Researchers: Police body cameras produce a “civilizing effect”
PORTLAND, Ore. (KOIN) – The Mental Health Alliance has helped moderate a online chat Thursday, of a potential police body worn camera program to be carried out at the Portland Police Department.
A panel researcher said research shows that the use of body-worn cameras has resulted in reduced complaints from citizens in other cities using the cameras. They said the key is letting people know the cameras are rolling and it looks like Portland is on the right track to doing so on its proposed schedule.
As Portland continues to determine what its body camera program will look like, during mayoralty, CNA Corporation’s Dr Dan Lawrence said cities like Milwaukee and New York City that have already implemented body camera programs have experienced a decrease in complaints from citizens.
Lawrence said the drop in citizen complaints was more than 20% for cities where the studies took place.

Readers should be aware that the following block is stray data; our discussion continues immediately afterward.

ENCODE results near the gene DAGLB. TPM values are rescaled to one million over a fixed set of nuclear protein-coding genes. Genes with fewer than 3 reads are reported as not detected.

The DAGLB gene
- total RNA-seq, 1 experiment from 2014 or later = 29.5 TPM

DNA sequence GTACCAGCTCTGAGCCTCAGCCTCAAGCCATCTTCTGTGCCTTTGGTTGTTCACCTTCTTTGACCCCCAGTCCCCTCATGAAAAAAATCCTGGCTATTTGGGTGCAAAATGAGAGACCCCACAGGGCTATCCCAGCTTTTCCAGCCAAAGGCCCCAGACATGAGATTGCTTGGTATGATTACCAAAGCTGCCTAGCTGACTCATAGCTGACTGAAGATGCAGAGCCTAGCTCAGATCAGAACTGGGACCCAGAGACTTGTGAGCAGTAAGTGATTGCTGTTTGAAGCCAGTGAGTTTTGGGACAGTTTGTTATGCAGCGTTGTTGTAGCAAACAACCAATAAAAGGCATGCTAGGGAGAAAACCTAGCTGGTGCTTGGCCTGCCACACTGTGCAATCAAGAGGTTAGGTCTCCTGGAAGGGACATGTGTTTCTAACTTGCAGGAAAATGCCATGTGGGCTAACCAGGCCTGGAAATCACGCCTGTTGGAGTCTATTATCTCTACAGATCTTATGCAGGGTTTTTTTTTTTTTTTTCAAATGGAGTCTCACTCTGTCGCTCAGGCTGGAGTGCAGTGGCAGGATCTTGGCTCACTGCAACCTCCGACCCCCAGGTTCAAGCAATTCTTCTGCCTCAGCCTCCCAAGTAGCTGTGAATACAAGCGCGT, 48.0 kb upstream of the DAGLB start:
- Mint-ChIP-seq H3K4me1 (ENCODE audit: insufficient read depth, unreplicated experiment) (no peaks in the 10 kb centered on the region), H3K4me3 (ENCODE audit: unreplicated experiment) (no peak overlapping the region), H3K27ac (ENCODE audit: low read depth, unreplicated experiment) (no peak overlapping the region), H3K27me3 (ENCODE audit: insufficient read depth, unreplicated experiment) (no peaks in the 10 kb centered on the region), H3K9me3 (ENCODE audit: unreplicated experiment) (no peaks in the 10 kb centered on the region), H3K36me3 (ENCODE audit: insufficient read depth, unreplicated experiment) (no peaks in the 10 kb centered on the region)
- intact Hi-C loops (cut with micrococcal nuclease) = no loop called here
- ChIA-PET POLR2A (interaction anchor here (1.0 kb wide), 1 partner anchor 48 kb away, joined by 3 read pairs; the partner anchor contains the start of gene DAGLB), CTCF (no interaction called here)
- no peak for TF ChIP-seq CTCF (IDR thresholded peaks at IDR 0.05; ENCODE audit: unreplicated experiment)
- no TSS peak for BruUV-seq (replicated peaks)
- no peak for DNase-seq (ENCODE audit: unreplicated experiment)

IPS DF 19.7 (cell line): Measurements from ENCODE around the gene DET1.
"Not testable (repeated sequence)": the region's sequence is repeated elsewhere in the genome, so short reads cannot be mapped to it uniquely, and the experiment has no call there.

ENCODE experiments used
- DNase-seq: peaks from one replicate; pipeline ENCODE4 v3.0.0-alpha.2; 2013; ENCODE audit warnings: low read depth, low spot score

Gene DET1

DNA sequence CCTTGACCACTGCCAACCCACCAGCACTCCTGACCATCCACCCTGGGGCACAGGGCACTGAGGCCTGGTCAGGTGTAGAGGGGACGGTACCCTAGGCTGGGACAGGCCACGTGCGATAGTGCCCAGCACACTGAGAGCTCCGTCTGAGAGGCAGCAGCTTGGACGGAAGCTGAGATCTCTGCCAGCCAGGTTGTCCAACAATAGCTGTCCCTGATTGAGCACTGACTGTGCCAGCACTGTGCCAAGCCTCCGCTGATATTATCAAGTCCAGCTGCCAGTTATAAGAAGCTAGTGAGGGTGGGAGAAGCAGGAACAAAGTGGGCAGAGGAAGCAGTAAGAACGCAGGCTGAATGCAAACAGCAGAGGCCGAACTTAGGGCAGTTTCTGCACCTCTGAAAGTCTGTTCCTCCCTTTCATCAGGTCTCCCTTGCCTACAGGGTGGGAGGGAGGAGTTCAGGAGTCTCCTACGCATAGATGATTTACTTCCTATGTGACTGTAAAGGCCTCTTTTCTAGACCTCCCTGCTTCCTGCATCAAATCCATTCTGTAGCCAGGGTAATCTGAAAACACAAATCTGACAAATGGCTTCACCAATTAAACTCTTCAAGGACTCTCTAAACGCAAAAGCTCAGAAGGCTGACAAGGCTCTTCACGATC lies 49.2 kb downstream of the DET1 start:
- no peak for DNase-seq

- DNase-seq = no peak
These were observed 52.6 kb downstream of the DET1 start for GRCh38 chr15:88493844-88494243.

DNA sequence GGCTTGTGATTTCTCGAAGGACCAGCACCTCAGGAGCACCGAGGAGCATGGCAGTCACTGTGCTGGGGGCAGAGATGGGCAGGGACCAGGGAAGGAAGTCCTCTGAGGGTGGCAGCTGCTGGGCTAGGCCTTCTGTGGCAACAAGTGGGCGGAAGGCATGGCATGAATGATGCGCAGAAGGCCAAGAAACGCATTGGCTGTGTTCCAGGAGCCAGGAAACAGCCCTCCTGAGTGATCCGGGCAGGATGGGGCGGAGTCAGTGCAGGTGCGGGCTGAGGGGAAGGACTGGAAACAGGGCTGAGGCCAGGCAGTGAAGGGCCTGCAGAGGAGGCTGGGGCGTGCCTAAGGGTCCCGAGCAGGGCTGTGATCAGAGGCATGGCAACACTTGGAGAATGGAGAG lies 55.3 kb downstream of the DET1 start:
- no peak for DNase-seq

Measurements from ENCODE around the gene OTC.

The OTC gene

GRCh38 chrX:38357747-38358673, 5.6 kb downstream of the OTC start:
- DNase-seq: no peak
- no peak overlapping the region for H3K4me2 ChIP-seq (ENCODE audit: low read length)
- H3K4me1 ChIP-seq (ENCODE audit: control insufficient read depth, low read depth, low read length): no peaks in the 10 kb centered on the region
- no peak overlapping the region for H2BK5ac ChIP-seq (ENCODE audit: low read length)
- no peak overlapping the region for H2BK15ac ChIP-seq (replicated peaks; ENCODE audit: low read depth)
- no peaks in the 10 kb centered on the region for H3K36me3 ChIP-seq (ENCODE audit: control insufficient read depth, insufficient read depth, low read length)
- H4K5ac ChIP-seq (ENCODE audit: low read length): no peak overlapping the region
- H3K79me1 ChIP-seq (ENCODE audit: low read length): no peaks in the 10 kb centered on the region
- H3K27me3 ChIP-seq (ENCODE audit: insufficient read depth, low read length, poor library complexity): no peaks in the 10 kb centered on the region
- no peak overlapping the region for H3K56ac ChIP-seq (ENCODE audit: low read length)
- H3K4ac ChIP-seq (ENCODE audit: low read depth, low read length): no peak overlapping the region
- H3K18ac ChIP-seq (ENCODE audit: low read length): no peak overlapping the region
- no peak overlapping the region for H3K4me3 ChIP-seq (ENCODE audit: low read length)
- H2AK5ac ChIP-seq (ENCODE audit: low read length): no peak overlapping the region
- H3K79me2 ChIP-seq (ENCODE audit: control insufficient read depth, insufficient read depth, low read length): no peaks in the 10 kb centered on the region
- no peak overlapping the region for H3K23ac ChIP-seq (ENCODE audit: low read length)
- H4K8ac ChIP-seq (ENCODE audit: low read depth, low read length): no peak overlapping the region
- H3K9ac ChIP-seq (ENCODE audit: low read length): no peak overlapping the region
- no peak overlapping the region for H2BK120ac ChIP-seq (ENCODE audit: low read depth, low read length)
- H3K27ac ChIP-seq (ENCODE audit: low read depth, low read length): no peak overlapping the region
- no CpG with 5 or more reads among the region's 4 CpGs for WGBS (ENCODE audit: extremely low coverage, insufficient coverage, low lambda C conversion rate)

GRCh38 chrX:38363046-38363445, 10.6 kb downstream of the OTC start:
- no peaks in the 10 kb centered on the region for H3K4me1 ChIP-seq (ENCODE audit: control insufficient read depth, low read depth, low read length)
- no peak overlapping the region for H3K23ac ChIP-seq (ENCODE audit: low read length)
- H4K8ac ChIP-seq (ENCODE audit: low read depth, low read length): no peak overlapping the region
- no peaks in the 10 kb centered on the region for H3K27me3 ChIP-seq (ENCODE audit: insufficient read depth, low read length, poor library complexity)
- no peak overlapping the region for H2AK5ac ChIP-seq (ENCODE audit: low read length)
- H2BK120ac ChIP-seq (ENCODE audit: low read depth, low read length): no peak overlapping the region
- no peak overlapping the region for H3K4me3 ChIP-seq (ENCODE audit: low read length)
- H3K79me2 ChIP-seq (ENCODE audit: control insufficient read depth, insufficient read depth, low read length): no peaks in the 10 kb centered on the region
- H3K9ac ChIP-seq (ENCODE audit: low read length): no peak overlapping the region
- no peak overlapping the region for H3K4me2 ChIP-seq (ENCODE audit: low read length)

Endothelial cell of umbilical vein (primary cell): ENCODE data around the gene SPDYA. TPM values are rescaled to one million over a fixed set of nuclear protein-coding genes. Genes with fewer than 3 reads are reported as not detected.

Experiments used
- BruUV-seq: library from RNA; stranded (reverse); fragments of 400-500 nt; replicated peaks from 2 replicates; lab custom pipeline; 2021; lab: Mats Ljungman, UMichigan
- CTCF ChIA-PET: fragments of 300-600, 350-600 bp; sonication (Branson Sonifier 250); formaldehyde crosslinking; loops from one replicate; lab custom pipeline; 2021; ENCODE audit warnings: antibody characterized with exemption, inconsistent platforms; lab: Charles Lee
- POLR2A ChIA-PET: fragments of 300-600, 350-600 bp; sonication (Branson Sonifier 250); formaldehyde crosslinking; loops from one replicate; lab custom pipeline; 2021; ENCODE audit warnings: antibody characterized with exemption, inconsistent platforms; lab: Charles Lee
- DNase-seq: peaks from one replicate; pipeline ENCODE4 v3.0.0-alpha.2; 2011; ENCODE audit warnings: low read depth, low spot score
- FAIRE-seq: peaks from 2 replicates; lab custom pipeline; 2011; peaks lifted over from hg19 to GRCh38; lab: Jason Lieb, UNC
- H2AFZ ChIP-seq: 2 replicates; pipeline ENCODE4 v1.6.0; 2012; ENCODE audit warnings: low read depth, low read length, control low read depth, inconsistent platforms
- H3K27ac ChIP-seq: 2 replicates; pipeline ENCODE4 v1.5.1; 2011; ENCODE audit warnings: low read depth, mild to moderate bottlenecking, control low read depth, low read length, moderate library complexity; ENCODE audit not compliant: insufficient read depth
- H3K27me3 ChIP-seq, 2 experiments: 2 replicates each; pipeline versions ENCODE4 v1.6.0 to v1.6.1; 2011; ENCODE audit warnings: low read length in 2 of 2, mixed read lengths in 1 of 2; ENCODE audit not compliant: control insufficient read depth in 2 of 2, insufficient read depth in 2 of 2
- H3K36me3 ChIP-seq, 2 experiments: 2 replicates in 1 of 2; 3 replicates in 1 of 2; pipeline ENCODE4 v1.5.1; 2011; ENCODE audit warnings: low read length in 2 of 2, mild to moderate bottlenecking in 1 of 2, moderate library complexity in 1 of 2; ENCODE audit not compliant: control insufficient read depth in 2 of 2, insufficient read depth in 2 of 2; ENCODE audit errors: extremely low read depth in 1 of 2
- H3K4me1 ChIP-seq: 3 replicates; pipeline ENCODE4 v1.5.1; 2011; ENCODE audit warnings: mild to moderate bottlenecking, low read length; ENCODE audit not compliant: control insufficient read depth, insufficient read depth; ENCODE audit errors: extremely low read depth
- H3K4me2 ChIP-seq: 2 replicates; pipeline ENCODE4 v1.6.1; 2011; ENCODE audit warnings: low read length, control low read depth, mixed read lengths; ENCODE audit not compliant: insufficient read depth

âIn Milwaukee, we saw a 29% reduction in citizen complaints for officers wearing body cameras. New York just released a study in the last week or so, they found a 21% reduction in complaints, and that has been seen in many other states as well, âLawrence said.
The researchers believe the reduction in complaints is due to something that has been called a “civilizing effect” for agents and those with whom they interact, noted Lawrence.
“An Arizona state professor hypothesized that there is a civilizing effect, if people know they have a camera and are recording them, and officers know they are have a camera on them, there will be a civilizing effect, they will behave differently because they know they are recorded, âLawrence said.
In cities that were the first to adopt body cameras, citizens were unaware that body cameras were present, so researchers say notification is important for people to understand that there is a recording and there is Looks like Portland is considering this for now as it moves ahead.
âI really appreciate that Portland is trying to implement a notification requirement that officers notify the community member that there is a camera worn on the body and that they record during this interaction,â Lawrence said. .
Comments and concerns were also brought forward about body cameras and their impact on people with mental health issues.
The MHA said some of the questions and comments gathered from members of the public Thursday will be included in a brief to be presented at a fairness hearing in January.